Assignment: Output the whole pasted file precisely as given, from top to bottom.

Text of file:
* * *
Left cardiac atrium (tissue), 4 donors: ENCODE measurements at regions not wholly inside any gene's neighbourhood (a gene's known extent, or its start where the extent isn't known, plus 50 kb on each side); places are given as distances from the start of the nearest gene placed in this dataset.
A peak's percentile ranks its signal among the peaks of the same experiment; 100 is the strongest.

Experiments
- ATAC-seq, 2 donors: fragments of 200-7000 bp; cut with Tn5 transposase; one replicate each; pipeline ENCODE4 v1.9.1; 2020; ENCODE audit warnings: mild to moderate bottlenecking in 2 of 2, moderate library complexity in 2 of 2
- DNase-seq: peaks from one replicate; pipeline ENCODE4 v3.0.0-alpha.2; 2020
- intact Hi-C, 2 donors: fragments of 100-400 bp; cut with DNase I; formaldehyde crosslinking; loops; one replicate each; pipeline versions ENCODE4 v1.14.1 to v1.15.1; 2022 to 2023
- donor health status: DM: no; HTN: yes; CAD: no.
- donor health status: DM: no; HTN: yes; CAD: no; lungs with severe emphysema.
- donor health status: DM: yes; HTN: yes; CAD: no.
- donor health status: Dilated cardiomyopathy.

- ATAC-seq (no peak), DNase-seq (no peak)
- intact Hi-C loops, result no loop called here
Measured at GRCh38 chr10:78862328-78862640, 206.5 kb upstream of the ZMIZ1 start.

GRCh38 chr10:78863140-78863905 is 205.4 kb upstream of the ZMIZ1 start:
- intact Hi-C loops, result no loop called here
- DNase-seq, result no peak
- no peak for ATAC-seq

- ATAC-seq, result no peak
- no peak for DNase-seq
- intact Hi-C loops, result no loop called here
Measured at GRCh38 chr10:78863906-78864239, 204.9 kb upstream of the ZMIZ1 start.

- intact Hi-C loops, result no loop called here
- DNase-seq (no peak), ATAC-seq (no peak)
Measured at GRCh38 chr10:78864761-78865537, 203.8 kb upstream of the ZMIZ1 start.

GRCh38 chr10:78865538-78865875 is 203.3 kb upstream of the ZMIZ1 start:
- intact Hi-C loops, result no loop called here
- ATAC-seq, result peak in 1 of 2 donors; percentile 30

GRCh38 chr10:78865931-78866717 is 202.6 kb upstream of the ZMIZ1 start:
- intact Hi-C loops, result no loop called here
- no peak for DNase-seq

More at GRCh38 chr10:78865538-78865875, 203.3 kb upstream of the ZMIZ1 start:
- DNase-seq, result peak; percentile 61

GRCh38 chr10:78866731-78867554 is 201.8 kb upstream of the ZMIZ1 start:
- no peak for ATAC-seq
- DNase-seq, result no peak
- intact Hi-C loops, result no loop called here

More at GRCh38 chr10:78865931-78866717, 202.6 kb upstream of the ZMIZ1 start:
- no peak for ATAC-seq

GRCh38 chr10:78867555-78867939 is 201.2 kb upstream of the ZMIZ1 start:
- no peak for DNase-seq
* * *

Left cardiac atrium (tissue), 4 donors: ENCODE measurements at regions not wholly inside any gene's neighbourhood (a gene's known extent, or its start where the extent isn't known, plus 50 kb on each side); places are given as distances from the start of the nearest gene placed in this dataset.
A peak's percentile ranks its signal among the peaks of the same experiment; 100 is the strongest.

Experiments
- ATAC-seq, 2 donors: fragments of 200-7000 bp; cut with Tn5 transposase; one replicate each; pipeline ENCODE4 v1.9.1; 2020; ENCODE audit warnings: mild to moderate bottlenecking in 2 of 2, moderate library complexity in 2 of 2
- DNase-seq: peaks from one replicate; pipeline ENCODE4 v3.0.0-alpha.2; 2020
- intact Hi-C, 2 donors: fragments of 100-400 bp; cut with DNase I; formaldehyde crosslinking; loops; one replicate each; pipeline versions ENCODE4 v1.14.1 to v1.15.1; 2022 to 2023
- donor health status: DM: no; HTN: yes; CAD: no.
- donor health status: DM: no; HTN: yes; CAD: no; lungs with severe emphysema.
- donor health status: DM: yes; HTN: yes; CAD: no.
- donor health status: Dilated cardiomyopathy.

- ATAC-seq (no peak), DNase-seq (no peak)
- intact Hi-C loops, result no loop called here
Measured at GRCh38 chr10:78862328-78862640, 206.5 kb upstream of the ZMIZ1 start.

GRCh38 chr10:78863140-78863905 is 205.4 kb upstream of the ZMIZ1 start:
- intact Hi-C loops, result no loop called here
- DNase-seq, result no peak
- no peak for ATAC-seq

- ATAC-seq, result no peak
- no peak for DNase-seq
- intact Hi-C loops, result no loop called here
Measured at GRCh38 chr10:78863906-78864239, 204.9 kb upstream of the ZMIZ1 start.

- intact Hi-C loops, result no loop called here
- DNase-seq (no peak), ATAC-seq (no peak)
Measured at GRCh38 chr10:78864761-78865537, 203.8 kb upstream of the ZMIZ1 start.

GRCh38 chr10:78865538-78865875 is 203.3 kb upstream of the ZMIZ1 start:
- intact Hi-C loops, result no loop called here
- ATAC-seq, result peak in 1 of 2 donors; percentile 30

GRCh38 chr10:78865931-78866717 is 202.6 kb upstream of the ZMIZ1 start:
- intact Hi-C loops, result no loop called here
- no peak for DNase-seq

More at GRCh38 chr10:78865538-78865875, 203.3 kb upstream of the ZMIZ1 start:
- DNase-seq, result peak; percentile 61

GRCh38 chr10:78866731-78867554 is 201.8 kb upstream of the ZMIZ1 start:
- no peak for ATAC-seq
- DNase-seq, result no peak
- intact Hi-C loops, result no loop called here

More at GRCh38 chr10:78865931-78866717, 202.6 kb upstream of the ZMIZ1 start:
- no peak for ATAC-seq

GRCh38 chr10:78867555-78867939 is 201.2 kb upstream of the ZMIZ1 start:
- no peak for DNase-seq